Health Center offers seasonal flu shots

By Cecilia Jordan

Many students will be familiar with the Health Services building, which is located in the parking lot next to the police station.

Many students will be familiar with the Health Services building, which is located in the parking lot next to the police station.

As a student, staying healthy is a full time job. We are in the public all day, around all sorts of people, and germs spread like wildfire. Missing one day of class due to sickness can potentially put a student behind the rest of the class by a week. However, since a lot of the student population has no insurance, staying healthy is more of a wish than an expectation. For COM students looking for low cost medical options, the health center located just off of parking lot 6 next to the police station might be a good place to start.

There are many services offered by licensed health care workers for a small fee and some even for free. Students can take advantage of speaking with a medical doctor or nurse when they have concerns about their health. If a student is sick or hurt on campus, the health center can also either treat them or assist in getting the help they need. The clinic also offers low cost medications, screening tests such as blood or pregnancy and immunizations for conditions such as Tetanus, Hepatitis or the flu shot.

June Lee, a registered nurse and clinical specialist practitioner at the health center, is a friendly face students can rely on to keep them healthy. She encourages students to get the flu shot to keep them healthy during the winter months when we are more subject to illness. The Center for Disease Control says that in the United States on average five to 20 percent of the population gets the flu and more than 200,000 people are hospitalized from seasonal flu-related complications. Flu seasons are unpredictable and can be severe. Over a period of 30 years, between 1976 and 2006, estimates of flu-associated deaths in the United States ranged from a low of about 3,000 to a high of about 49,000 people. Older people, young children, pregnant women, and people with certain health conditions are at high risk for serious flu complications.

The best way to prevent seasonal flu is by getting a seasonal flu vaccination each year. This year, the health center has seen an increase in students receiving the vaccine, in part of a generous donation from ASCOM, which lowered the fee in September from $20 to a cost of $10 if they have insurance or for free if they don’t have insurance.  After November, the cost went down to $5 for insured students and is still free for the uninsured. Lee is confident that this will happen next year as well. If it does not, Lee says that the health center is still the cheapest compared to surrounding pharmacies.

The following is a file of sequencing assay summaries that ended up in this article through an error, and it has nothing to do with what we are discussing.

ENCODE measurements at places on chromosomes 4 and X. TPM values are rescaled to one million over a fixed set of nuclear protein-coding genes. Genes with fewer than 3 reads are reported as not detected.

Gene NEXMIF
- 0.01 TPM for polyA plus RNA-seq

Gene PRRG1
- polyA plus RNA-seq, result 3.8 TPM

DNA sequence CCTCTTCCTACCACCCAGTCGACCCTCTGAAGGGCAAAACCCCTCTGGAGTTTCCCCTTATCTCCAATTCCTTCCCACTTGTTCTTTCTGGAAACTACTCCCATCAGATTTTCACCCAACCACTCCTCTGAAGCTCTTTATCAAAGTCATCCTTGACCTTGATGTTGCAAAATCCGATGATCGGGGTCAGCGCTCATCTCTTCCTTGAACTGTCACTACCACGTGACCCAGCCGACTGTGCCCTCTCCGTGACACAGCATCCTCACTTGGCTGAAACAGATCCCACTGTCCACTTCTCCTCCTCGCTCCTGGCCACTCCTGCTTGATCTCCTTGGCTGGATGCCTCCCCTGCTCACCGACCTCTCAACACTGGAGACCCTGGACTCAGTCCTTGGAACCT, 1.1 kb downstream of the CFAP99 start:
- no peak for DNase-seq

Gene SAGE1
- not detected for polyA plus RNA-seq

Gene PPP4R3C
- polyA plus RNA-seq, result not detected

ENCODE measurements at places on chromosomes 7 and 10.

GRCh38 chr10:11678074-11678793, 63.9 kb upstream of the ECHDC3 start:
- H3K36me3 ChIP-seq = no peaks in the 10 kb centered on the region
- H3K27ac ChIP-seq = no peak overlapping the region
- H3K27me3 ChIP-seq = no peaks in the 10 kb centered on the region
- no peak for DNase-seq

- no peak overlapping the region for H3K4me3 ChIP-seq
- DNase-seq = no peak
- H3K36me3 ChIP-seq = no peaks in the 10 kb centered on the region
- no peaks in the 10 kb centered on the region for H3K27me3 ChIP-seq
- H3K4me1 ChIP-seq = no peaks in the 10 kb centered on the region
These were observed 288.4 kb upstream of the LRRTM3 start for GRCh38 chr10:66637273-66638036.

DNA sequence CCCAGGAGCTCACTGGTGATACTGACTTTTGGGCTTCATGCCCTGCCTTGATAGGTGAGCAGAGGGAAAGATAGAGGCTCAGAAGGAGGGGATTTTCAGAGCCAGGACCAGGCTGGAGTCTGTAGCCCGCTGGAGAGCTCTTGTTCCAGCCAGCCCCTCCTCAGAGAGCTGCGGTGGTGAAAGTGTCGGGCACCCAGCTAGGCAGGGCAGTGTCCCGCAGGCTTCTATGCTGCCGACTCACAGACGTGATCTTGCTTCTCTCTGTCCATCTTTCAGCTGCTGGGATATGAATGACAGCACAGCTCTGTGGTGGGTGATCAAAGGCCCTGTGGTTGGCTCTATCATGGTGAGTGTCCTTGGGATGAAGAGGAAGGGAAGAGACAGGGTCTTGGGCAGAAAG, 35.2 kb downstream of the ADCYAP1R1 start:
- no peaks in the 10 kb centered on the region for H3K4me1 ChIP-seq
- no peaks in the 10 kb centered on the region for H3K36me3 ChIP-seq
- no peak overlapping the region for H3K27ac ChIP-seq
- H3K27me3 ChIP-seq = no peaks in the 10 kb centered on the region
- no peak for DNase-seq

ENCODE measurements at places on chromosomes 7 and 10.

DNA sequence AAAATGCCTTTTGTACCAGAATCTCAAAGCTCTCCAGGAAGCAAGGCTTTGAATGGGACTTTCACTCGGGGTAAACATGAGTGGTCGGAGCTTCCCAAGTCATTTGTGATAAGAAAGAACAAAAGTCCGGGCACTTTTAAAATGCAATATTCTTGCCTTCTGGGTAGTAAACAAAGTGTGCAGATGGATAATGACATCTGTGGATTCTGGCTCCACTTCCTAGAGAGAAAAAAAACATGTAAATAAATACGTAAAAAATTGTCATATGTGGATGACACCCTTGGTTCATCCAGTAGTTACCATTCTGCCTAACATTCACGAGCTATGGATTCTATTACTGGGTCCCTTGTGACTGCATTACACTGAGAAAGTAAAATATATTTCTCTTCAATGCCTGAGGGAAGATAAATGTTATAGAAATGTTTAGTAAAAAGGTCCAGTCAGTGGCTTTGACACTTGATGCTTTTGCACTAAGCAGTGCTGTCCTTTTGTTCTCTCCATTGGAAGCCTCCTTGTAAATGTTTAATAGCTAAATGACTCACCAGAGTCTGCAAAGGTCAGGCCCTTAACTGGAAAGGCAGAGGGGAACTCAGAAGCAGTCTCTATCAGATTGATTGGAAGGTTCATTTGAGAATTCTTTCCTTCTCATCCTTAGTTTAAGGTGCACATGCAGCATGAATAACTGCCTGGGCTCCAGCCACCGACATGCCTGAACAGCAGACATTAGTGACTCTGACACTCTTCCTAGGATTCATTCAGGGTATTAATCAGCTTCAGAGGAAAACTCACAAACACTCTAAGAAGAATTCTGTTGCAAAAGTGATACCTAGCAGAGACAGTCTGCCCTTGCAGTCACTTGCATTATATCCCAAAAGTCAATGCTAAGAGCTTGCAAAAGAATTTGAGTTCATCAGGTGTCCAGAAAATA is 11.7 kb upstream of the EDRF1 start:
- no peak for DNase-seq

Each year these flu shots are taken out of the health center’s budget and are good until the next summer. If students have not received their shot and would still like too, “Students need to know that [this year’s vaccine] is only good for the last part of the season. [Students] will still need to get the new [shot] next fall,” Lee said.

If it’s possible to wait till next fall Lee reminds students that the best way to stay healthy is to wash their hands all year round. It is the best defense against infectious bacteria. Lee says, “washing your hands is the best thing. [There] are signs all over [campus] reminding you to wash your hands. People don’t realize all the things they touch pens, a keyboard, the pin pad at the grocery store–they all have germs on them.”

Even with winter behind us and summer is right around the corner, keep in mind that it is a year around commitment to keep you healthy. The CDC says the best way to stay healthy is to get plenty of sleep, be physically active, manage your stress, drink plenty of fluids and to eat nutritious food.


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